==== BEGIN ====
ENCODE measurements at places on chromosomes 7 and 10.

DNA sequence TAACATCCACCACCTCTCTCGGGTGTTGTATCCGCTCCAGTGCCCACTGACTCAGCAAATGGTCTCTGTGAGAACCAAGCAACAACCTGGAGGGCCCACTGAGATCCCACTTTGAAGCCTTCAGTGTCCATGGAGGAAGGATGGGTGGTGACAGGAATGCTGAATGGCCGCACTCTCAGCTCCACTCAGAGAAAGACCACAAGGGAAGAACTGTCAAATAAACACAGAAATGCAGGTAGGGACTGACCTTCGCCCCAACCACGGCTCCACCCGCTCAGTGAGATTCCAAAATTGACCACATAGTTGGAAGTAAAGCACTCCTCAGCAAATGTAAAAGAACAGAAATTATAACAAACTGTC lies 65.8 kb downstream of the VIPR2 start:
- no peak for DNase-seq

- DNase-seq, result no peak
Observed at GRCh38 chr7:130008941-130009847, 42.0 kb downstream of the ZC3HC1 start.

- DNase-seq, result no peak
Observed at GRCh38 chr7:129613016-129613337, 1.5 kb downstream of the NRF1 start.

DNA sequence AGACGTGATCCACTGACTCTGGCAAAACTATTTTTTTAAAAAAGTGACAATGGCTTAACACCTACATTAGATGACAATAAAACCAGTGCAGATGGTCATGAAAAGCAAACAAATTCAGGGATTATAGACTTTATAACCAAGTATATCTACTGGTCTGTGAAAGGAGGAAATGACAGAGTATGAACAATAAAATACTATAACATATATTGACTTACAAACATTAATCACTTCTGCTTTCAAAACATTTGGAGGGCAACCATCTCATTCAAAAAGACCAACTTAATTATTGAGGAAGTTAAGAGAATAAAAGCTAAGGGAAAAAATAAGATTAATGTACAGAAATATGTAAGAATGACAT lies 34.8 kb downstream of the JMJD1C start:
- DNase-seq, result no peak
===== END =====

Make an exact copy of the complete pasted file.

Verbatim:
ENCODE measurements at places on chromosomes 7 and 10.

DNA sequence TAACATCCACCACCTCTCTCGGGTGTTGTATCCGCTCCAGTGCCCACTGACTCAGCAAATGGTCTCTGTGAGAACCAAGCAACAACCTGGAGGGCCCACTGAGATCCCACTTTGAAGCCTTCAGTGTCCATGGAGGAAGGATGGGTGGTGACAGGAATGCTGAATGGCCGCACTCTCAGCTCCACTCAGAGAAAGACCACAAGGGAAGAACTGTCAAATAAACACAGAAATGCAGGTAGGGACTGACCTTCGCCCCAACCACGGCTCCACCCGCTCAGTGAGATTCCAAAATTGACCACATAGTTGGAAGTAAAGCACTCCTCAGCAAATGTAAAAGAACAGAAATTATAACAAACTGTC lies 65.8 kb downstream of the VIPR2 start:
- no peak for DNase-seq

- DNase-seq, result no peak
Observed at GRCh38 chr7:130008941-130009847, 42.0 kb downstream of the ZC3HC1 start.

- DNase-seq, result no peak
Observed at GRCh38 chr7:129613016-129613337, 1.5 kb downstream of the NRF1 start.

DNA sequence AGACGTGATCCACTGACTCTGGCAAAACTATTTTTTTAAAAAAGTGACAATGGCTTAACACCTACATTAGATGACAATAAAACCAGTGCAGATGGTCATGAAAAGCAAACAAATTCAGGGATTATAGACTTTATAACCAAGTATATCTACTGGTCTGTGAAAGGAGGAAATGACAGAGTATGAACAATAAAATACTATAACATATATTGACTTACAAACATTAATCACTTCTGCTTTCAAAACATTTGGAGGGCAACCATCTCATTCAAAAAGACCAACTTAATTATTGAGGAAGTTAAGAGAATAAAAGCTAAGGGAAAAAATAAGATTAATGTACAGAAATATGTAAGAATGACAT lies 34.8 kb downstream of the JMJD1C start:
- DNase-seq, result no peak